Tulsa’s Skelly Stadium was enlarged to 40,235 seats during the summer of ’65.
The place was abuzz with two NFL teams in town. Nobody seemed to care that it wasn’t a regular-season game.
Dallas backup QB Jerry Rhome, taken as a “future pick” in the same ’64 draft as Hayes, was in the game when “that catch” occurred. Rhome was playing in front of family, friends and old college fans.
It was a hook-and-go on third down. The Bears bit on the play.
To Rhome, the play was “right on target”, but to some observers, it was overthrown. Either way, Hayes turned on the jets and chased the ball into the endzone. Touchdown.
On the plane ride home, Landry could hardly contain himself. He had just witnessed, with his own saucer-sized eyes, this “World’s Fastest Human” in helmet and pads literally chase down a mistake and turn it into a touchdown.
The fact that the Cowboys won 27-17 was a footnote.
The fact that Hayes was ready for his first regular-season test made Landry squirm.
“Even as we were flying back to Dallas,” Landry recalled in the Klein book, “I was starting to draw up new passing plays…â€‚[because] I knew I had to start him when the season opened.”
How perfect. The Cowboys opened the ’65 season against Landry’s old New York Giants.
“I knew [Hayes] was a rookie and didn’t have much experience, but Lord, what a weapon,” said Landry. “What a weapon.”
‘That’s pretty far out’
That first season, Hayes became the Cowboys’ first 1,000-yard receiver (1,003) with a gaudy 21.8-yard average and a dozen touchdowns (in 14 games).
The next season, Hayes piled up 246 receiving yards on one given Sunday — still a team record — in a 31-30 victory at Washington.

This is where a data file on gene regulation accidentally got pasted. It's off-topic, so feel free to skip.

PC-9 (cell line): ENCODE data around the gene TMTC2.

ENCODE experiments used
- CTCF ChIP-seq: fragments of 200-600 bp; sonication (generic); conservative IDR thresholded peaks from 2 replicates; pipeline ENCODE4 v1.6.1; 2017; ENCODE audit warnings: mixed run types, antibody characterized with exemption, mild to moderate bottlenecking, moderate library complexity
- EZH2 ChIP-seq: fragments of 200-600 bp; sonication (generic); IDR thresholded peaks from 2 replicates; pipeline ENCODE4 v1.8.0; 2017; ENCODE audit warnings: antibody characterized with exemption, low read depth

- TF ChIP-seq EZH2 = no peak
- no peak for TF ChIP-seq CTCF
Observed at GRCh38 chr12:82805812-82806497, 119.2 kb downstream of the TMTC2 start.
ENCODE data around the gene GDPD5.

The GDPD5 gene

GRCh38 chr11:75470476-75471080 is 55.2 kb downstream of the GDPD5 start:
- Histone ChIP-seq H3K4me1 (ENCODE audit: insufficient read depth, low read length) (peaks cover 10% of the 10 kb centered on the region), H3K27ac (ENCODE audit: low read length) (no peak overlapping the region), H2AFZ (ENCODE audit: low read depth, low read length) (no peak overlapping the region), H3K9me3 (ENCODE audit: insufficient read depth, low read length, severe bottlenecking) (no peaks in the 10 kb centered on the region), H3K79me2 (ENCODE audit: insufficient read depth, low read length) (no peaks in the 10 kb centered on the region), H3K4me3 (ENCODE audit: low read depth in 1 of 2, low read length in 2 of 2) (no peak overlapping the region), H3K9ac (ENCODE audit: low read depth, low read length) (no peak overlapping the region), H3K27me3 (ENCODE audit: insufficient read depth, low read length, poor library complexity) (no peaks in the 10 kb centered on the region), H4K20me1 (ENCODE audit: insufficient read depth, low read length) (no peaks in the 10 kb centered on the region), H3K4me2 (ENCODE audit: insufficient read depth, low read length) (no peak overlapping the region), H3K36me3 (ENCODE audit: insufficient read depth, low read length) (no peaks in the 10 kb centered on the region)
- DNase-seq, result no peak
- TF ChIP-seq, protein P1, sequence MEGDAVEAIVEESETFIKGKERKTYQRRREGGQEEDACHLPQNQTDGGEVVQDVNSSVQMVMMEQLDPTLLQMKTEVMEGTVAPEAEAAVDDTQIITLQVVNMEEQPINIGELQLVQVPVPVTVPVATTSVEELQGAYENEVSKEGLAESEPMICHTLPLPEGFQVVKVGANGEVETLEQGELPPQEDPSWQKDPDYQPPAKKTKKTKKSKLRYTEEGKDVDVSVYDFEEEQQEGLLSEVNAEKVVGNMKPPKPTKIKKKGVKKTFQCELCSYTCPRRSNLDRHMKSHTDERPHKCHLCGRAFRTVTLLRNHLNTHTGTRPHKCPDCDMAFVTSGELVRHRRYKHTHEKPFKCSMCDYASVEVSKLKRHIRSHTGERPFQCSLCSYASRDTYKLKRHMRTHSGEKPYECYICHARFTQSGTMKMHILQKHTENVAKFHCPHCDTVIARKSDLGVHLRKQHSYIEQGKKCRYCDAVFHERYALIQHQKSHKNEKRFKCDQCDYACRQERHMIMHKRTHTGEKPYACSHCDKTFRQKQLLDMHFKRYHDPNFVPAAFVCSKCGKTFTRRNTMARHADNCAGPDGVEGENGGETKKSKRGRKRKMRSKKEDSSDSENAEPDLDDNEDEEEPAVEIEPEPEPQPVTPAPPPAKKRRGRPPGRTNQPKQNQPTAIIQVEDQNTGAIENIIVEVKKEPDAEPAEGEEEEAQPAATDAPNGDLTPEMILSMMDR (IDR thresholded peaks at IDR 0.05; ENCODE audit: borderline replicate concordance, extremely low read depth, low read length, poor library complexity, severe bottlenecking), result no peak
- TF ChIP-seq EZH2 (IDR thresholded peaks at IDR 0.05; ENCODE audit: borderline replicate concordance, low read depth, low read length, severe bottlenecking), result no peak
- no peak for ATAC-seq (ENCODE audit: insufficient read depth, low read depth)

A year after that, Hayes racked up 285 yards on eight touches — 144 yards on five receptions, 141 yards on three punt returns — in a 52-14 Eastern Conference title game blowout against Cleveland.
That led to the famous Ice Bowl, where the Cowboys lost to the Packers in record arctic temps on a Bart Starr QB sneak.
Nitpickers will point to a video clip of Hayes — flanked wide with his fingertips stuck in the front of his pants — as a sign of disinterestâ€‚…â€‚or weakness.
“That’s pretty far out,” said Eddie LeBaron, laughing.
It was New Year’s Eve at Lambeau Field. It was minus-48 degrees wind chill. Yet, pictures of Hayes trying to persevere are as damning as Jethro Pugh slip-sliding backward on a sheet of goal-line ice by a Jerry Kramer game-winning block. (Kramer later admitted he found a “divot” for his push-off foot; Pugh did not.)
LeBaron (1960-64) never played with Hayes, but wished he had. Who wouldn’t?
“The Cowboys were starting to get pretty good by 1965 and had some guys who could catch the ball,” said LeBaron, who broadcast NFL games on CBS during the mid- to-late ’60s.
“But the one guy who kept the other team unnerved was Bobby Hayesâ€‚…â€‚with that world-class speed of his.”
It’s still possible for Hayes to make it into the Pro Football Hall of Fame.
But it’s now up to the Veterans Committee to make him a finalist so that his name can make it onto another ballot to be put to another Super Bowl Eve vote.
The fact that Hayes hasn’t been enshrined at Canton, Ohio, once prompted Tex Schramm, before his death in 2003, to call it “one of the most tragic stories” in Schramm’s 43 years in the NFL.
Hayes finished with a 365-catch, 7,295-yard career with the Cowboys. He still holds team records for most career TD receptions (71) and best career yards-per-catch (20.0).
He played in big games, in nationally-televised games, and for what was commonly called (like ‘em or hate ‘em) America’s Team.
He brought world-class pedigree and a nickname to fit. He forced the game to recognize him.
Robert Lee “Bullet Bob” Hayes…an enigma then.
His HOF snub…an enigma now.